When the West Hollywood City Council approved the plan in August, it faced protests from Beverly Hills residents who pointed out there’d be an old problem: The club’s celebrity clientele would bring paparazzi, traffic and noise to the area.

As SoHo House prepares to open, renovations will be under way at Miyagi’s. Kim, whose family took over Miyagi’s four years ago from restaurateur Larry Pollack, showed renderings of the redesigned space to the Business Journal late last month. The plans will result in the popular nightspot taking on a more contemporary look, with clean lines and a Zen sensibility.

Other restaurateurs will offer different types of atmospheres.

The Olive on Sunset will open to the street with the goal of creating a sidewalk café experience. Morris, known for his La Cienega Boulevard establishments including Spanish Kitchen and Oak Fire Pizzeria and Pub, is planning to open the Olive on Sunset on New Year’s Eve. He took over the space that was occupied by Boa Steakhouse & Lounge at the Grafton.

Starkman, the night life creator who’s best known for such trendy L.A. spots as Guy’s and Guy’s North, is finalizing plans for a bar in the former space of Blowfish Sushi to Die For. Starkman, whose late father, Isaac Starkman, founded Jerry’s Famous Deli, took over the 5,600-square-foot space of the trendy sushi joint after the restaurant closed last year.

“Reinvestment in the Sunset Strip is definitely occurring from business owners and the city,” said James Sinclair of hospitality consultancy OnSite Consulting.

Meanwhile, Boa Steakhouse & Lounge moved to the ground floor of the Luckman Plaza, home to the new Soho House.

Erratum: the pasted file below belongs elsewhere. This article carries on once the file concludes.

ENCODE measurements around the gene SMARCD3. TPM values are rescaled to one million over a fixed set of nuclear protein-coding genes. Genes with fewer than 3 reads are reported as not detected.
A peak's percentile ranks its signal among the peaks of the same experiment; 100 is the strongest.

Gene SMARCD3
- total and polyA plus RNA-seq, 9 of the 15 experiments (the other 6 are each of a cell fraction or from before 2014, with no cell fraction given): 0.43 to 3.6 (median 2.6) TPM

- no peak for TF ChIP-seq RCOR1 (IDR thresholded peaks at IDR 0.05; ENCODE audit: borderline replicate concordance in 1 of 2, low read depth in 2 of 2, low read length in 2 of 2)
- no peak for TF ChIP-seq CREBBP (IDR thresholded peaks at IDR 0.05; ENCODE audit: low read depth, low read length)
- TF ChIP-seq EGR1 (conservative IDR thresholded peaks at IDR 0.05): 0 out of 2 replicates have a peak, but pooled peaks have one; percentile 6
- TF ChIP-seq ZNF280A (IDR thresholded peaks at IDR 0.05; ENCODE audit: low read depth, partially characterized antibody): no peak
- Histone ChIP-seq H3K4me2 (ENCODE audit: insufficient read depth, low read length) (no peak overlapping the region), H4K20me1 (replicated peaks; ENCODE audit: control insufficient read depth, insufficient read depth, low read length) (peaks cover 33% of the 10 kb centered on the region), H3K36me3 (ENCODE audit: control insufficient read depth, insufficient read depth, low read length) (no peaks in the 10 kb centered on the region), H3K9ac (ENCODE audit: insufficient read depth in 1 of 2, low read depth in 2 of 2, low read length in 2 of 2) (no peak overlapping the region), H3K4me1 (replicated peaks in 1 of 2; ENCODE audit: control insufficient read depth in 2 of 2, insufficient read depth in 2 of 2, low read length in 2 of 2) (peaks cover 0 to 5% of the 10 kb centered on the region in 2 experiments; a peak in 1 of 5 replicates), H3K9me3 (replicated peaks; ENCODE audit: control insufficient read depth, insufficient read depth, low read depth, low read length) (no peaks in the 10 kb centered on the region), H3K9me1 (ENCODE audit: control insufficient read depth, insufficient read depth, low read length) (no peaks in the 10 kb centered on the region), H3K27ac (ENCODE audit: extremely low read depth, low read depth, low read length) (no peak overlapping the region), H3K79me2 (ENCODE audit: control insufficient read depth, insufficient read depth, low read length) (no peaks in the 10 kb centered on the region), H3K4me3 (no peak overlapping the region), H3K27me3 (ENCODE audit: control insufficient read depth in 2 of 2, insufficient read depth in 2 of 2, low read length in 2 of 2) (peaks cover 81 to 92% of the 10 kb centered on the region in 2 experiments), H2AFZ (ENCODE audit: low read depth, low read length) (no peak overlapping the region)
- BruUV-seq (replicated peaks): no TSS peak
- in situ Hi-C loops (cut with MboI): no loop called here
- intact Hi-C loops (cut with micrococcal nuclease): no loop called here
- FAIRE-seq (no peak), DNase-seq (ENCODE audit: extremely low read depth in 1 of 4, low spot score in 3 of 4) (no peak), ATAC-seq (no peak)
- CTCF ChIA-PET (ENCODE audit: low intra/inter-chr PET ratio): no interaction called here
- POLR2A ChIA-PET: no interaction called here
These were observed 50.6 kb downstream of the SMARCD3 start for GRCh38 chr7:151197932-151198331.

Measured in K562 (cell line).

Maen, who runs Innovative Dining with three other partners, said moving Boa to a larger space on the Strip has resulted in a boom in business despite the weak economy.

“It was a great way to reinvent the concept,” Maen said. “There is more space to do what we want with private dining rooms and a bar.”

More recently, Michal Gans opened the Den of Hollywood in September across from Miyagi’s on the eastern edge of the Strip.

The Den offers more of a restaurant and lounge atmosphere in an effort to appeal to L.A.’s younger crowd.

“It’s a new concept that we developed to make it feel like you are coming into your den; it’s relaxing,” Gans said. “There are no velvet ropes and lines and stuff like that. It’s a place to kick back and have comfortable food and drinks.”

Competing boulevards

With big plans for the Sunset Strip under way, Hollywood isn’t resting.

Champions of Hollywood said the neighborhood is still maturing despite the wild success of efforts to revitalize the area. The next evolution is expected to come with the addition of more upscale eateries.

As a result, industry insiders anticipate that there will be some heightened competition with the Strip.

“There’s definitely the perception that Hollywood is now a hot street,” said David Judaken, chief executive of Hollywood consulting firm Syndicate Hospitality Inc. “And the restaurants are vital for that forward momentum.”

Judaken’s Syndicate opened East on Hollywood Boulevard, a restaurant and lounge, in October. So far, Syndicate has invested $3 million in the 3,000-square-foot space that offers customers an outdoor feel thanks to a large skylight that spans a portion of the roof.

Notable restaurants include Beso, co-owned by “Desperate Housewives” star Eva Longoria, and Katsuya, night life impresario Sam Nazarian’s flagship, have already moved into the neighborhood.

New restaurants have recently come on line in Hollywood, including gastropub Stout and upscale sports bar Capital City Grill along the Cahuenga Corridor.

When the W Hotel opens its Hollywood outpost in January, it hopes to bring back some of that old-school glamour with French bistro Delphine.

However, Sunset Strip backers point to the trendy nature of Hollywood’s night life scene, while they are looking to attract a clientele that wants a delicious meal and relaxing vibe.

“I grew up coming to the Strip and feel strongly that we should take care of it and make it the best we can,” Maen said. “I want it to be for the locals.”